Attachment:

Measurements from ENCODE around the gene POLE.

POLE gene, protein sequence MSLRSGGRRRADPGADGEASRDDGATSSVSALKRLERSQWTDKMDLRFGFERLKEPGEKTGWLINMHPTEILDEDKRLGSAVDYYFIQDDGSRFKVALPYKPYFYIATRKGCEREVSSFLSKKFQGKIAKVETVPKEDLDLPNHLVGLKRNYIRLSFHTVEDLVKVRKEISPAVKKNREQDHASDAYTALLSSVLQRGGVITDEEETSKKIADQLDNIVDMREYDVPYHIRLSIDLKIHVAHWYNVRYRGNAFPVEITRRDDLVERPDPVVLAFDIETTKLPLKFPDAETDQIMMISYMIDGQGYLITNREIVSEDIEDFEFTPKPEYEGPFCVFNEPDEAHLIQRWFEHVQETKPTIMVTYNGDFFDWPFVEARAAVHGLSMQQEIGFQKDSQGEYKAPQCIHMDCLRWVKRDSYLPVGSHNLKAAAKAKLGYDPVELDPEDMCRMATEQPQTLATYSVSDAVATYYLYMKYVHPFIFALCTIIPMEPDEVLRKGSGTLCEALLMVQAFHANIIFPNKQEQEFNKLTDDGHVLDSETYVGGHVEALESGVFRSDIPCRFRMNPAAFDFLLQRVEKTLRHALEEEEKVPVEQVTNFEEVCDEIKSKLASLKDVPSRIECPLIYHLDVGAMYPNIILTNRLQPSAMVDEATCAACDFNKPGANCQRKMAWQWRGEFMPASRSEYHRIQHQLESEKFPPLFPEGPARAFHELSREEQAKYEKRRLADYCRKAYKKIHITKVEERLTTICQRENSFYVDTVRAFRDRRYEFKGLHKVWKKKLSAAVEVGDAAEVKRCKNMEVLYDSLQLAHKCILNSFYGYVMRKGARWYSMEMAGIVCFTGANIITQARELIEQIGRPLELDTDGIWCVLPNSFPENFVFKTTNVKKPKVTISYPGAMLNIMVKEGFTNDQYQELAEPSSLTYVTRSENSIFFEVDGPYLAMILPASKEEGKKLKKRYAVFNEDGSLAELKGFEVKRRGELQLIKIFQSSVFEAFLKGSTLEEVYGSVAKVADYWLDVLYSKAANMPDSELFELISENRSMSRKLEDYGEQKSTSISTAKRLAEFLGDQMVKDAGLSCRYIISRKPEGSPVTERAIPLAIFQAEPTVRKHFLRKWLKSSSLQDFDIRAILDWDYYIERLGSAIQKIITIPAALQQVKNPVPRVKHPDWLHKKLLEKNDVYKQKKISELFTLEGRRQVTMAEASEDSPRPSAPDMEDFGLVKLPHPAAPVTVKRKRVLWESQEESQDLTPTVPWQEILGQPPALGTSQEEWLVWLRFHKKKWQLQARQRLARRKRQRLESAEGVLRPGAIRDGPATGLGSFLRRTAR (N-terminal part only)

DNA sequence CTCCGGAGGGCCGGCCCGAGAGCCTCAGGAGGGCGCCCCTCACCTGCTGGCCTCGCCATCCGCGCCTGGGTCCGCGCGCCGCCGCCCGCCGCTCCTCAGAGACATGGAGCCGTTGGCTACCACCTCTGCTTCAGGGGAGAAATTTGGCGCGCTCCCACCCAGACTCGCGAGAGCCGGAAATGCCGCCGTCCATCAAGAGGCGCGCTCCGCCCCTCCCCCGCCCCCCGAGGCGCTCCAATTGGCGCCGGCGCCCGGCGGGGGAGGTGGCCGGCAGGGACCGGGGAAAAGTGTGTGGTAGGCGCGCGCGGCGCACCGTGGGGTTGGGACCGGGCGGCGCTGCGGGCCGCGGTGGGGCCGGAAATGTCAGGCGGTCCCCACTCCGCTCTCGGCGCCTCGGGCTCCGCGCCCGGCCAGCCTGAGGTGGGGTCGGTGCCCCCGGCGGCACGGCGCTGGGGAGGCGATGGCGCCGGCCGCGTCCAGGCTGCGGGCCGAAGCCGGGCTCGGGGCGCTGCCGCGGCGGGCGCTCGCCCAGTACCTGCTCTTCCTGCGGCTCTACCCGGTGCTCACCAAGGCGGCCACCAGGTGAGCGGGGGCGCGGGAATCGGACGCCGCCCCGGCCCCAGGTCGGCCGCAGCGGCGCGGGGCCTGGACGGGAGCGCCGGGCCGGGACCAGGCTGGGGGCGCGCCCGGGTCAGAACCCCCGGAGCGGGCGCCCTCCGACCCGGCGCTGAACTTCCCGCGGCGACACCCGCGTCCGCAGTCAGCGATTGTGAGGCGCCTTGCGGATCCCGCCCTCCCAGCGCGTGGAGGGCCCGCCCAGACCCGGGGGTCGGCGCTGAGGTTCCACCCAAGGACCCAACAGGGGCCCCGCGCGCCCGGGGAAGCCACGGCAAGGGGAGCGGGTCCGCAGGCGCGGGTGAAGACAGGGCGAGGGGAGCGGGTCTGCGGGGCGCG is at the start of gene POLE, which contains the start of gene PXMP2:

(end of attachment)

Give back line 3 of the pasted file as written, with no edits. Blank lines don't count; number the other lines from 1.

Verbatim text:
DNA sequence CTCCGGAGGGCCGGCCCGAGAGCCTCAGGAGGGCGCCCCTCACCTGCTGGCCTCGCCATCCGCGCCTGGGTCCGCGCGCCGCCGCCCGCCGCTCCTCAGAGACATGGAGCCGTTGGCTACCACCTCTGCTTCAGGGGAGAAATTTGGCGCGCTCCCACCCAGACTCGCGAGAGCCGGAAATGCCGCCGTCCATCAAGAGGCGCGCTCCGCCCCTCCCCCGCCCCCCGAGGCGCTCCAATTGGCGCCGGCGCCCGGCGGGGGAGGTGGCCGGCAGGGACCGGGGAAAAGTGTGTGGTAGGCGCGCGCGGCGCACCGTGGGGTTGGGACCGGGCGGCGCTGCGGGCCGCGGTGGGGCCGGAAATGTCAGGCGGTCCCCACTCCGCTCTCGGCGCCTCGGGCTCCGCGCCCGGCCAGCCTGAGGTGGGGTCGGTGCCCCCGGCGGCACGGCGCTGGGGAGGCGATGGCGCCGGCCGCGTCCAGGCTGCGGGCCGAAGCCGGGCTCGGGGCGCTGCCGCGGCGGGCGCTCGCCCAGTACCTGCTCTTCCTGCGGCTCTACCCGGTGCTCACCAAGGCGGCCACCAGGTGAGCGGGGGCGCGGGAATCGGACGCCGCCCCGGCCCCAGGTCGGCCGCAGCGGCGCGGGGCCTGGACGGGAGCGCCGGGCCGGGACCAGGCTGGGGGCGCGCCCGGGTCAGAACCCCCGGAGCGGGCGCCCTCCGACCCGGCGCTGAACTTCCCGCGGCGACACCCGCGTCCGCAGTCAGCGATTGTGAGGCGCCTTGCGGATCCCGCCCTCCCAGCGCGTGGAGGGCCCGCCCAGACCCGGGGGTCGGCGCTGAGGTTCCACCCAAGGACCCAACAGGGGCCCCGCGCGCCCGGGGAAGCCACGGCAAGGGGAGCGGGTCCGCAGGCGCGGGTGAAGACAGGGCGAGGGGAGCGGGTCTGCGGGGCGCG is at the start of gene POLE, which contains the start of gene PXMP2: